Right from the start, it’s clear that Dracula isn’t going to be a standard retelling of the classic story. It’s not just going to be Jonathan Harker travels to Transylvania and gives Dracula the means to come to England. Instead, the series starts with a man bringing Dracula back to life. Cut forward to, I assume, a few years later, and Dracula, calling himself Alexander Grayson, hosts a party for the rich of London. Posing as an American entrepreneur (yes, the Brit plays an American, of course) he strives to bring a more modern way of living to the people of London.
It has a sort of Prestige feel to it, with the use of electricity and Grayson’s attempts to impress the crowd. And it works well. I think there’s a strange fascination at the moment with this time period, and maybe that comes from the fact that everyone was experiencing new things that must have been amazing to see. Compared to now, when a new IPhone or console of smart TV is released and we just go “Meh. Whatever. It doesn’t have x, y and z!”
Anyway. Back to the point.
The pilot introduces all the main players. We have Renfield, Mina, Lucy and Jonathan Harker. And of course, Van Helsing. But though their names are the same, the characters seem to have been reinvented for show. Renfield isn’t some crazy guy cooped up in a mental asylum. Instead, he’s Dracula’s personal servant, elevated above the novel’s character. Mina is more…progressive, which I’ll come back to in a moment. Harker is a journalist, who gets invited to Dracula’s home to interview him, and Helsing isn’t a vampire hunter. Instead, he’s revealed as being more of an ally to Dracula, rather than an adversary.
Okay, so, Mina. ‘Progressive’ female characters in period pieces…they kind of annoy me. I can understand it, of course. No one wants to watch a passive heroine just waiting around for a man to save her. But at the same time, she’s literally the only woman on her medical course. And she’s made to seem like the most intelligent person in the room. It just doesn’t fit. At the very least, I wish characters like this weren’t just on their own. Maybe throw in a couple of other women in the course, just so she doesn’t stick out like a sore thumb wearing coloured clothes when all the men are in black/grey. And with characters like this, we’re never really shown why they’re the only woman like that around, when others are obsessed with money and men and all that. Come on!! (Rant over)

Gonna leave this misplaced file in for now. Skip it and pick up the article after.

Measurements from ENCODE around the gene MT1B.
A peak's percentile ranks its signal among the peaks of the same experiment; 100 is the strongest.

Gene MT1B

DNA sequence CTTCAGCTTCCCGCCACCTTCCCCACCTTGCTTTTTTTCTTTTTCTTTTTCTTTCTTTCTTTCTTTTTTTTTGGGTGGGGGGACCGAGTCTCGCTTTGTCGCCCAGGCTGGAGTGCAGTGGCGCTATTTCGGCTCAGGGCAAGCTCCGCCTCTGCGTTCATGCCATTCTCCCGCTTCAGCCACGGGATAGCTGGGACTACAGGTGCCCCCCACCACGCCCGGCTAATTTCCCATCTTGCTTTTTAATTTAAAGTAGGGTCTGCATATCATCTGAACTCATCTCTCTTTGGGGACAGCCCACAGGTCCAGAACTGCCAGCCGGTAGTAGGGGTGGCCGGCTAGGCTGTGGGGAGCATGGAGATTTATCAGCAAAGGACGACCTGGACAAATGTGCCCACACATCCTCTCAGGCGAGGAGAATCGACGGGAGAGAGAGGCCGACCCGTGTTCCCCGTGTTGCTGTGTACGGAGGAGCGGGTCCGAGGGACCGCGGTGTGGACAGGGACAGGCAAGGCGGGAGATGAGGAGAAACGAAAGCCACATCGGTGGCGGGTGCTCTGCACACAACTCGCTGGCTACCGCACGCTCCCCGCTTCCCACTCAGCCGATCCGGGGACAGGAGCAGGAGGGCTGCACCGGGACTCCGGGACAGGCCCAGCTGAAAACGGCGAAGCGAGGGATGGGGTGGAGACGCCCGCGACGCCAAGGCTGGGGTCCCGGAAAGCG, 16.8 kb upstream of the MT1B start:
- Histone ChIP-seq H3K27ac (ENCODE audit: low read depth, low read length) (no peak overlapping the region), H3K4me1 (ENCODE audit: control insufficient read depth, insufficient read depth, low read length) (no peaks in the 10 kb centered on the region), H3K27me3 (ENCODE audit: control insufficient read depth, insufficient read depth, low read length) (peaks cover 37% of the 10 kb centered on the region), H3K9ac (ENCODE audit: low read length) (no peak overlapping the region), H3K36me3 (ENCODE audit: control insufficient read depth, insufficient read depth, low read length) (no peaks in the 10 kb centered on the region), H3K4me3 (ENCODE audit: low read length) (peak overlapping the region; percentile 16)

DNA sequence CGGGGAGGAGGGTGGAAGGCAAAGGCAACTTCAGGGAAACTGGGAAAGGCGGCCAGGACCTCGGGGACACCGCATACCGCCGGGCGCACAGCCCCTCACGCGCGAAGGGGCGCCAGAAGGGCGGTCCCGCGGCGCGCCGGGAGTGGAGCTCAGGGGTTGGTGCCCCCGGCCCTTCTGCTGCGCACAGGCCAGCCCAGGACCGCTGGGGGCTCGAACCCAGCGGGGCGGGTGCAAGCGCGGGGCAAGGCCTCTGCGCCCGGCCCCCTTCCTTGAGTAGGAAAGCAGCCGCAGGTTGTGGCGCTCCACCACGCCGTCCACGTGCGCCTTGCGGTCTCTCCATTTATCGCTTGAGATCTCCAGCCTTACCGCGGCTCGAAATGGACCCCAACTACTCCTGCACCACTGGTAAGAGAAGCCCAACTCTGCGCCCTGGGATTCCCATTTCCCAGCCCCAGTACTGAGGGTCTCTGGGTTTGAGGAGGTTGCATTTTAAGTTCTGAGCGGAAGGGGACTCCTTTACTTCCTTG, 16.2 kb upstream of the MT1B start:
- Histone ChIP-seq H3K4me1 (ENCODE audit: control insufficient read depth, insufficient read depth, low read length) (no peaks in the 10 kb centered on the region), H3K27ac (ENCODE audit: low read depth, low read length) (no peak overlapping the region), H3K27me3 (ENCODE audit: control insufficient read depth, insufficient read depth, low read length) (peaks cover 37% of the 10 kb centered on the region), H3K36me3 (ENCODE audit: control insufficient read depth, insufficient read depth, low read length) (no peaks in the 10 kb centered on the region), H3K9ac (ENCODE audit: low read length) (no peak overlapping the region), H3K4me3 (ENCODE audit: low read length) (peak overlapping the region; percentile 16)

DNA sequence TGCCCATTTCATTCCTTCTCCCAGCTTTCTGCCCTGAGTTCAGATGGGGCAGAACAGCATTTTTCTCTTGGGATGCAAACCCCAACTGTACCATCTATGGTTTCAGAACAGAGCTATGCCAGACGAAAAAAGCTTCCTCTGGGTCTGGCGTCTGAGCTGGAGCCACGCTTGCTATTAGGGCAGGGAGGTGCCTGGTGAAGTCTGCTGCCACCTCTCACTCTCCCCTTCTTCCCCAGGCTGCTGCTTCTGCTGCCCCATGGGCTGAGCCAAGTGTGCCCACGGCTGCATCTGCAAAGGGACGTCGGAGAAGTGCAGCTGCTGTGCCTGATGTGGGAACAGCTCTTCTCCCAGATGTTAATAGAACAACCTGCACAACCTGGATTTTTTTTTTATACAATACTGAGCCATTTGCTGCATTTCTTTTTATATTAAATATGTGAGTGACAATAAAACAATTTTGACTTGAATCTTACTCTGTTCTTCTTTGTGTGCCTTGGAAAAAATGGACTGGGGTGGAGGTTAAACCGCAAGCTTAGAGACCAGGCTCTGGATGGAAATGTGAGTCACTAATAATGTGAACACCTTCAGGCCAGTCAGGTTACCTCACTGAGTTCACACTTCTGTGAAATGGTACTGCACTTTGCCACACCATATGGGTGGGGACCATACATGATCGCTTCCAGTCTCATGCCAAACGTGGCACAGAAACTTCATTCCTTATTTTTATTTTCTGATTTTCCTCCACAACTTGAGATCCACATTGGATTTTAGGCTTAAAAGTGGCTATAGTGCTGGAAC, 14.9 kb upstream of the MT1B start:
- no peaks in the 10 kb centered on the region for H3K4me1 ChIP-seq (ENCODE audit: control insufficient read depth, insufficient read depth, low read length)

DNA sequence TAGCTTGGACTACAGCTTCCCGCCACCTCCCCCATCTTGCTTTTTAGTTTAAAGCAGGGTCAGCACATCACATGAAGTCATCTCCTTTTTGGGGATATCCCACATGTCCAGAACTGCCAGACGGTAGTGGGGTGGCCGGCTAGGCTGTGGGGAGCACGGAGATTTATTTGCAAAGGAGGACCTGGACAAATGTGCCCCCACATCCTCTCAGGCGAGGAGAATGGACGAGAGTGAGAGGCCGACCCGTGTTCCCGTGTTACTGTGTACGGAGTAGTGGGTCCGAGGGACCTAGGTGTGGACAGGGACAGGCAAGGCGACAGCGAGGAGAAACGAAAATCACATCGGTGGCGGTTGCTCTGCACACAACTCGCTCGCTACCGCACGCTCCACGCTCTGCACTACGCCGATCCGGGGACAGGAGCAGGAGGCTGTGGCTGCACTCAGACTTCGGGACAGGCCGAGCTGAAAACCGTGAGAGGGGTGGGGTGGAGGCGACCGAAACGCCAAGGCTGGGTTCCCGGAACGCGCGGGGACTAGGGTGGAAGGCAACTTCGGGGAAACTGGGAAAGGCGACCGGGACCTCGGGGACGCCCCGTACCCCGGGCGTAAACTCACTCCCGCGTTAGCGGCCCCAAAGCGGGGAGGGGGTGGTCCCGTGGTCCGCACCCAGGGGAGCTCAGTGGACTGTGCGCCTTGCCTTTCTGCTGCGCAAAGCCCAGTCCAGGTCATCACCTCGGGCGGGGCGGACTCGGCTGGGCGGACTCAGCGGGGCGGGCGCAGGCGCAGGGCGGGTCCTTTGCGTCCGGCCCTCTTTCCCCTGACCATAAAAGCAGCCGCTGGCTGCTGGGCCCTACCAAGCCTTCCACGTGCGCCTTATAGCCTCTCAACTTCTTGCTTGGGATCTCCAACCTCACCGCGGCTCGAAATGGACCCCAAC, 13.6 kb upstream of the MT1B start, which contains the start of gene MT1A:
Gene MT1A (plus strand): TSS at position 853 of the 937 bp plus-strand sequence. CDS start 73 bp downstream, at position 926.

Alongside these familiar characters, there is the Order of the Dragon. These guys seem to be fulfilling the role of the vampire hunters, and have a conversation about that vampire a few years back who stalked Whitechapel and yeah, they make that reference very painfully obvious.
To be honest, it does look good. The first episode wasn’t overly exciting, though there was a decent fight scene on rooftops. But it did well to set up for the series, to introduce the characters and ground us in this turn of the century world where electricity is still a novelty. And, of course, Grayson/Dracula is awfully nice to look at. One to watch if you want to see a slightly different take on the brilliant story of Dracula.